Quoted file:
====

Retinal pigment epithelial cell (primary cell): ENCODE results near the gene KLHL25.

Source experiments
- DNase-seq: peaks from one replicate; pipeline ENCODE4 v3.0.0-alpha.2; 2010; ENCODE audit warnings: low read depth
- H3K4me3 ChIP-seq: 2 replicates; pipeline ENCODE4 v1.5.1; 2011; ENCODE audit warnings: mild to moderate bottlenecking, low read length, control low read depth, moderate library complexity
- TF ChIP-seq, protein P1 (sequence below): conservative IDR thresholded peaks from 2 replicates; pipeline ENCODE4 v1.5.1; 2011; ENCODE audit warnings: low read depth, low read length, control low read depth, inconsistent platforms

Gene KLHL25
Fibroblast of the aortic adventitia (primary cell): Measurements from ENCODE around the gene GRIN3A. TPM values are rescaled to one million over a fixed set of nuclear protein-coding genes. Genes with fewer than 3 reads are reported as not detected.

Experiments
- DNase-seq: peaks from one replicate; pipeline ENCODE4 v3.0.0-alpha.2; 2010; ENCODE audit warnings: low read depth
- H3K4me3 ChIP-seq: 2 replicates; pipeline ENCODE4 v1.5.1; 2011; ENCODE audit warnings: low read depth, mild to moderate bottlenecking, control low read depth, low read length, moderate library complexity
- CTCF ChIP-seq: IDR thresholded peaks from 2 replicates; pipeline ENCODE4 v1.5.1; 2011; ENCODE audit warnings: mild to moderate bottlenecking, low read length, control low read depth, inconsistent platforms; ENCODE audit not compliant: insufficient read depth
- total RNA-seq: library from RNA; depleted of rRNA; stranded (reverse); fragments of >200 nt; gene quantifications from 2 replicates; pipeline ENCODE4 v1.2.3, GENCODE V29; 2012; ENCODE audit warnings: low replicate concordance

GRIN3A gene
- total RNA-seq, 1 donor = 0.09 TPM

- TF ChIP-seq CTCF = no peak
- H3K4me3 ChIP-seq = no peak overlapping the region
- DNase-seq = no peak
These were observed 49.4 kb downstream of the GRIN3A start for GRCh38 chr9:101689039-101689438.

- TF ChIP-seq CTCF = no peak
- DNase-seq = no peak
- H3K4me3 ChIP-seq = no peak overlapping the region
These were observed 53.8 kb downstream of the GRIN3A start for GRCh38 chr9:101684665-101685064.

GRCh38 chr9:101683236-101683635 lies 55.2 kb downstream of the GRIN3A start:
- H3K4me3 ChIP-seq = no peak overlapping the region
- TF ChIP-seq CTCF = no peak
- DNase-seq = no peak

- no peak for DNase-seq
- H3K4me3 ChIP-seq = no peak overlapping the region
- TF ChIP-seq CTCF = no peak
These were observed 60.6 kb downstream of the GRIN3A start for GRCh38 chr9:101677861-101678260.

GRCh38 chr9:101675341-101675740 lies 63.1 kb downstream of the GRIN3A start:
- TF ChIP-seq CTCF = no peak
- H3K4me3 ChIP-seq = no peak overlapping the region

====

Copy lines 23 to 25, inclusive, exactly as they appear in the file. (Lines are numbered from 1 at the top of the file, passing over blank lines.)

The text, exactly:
GRCh38 chr9:101683236-101683635 lies 55.2 kb downstream of the GRIN3A start:
- H3K4me3 ChIP-seq = no peak overlapping the region
- TF ChIP-seq CTCF = no peak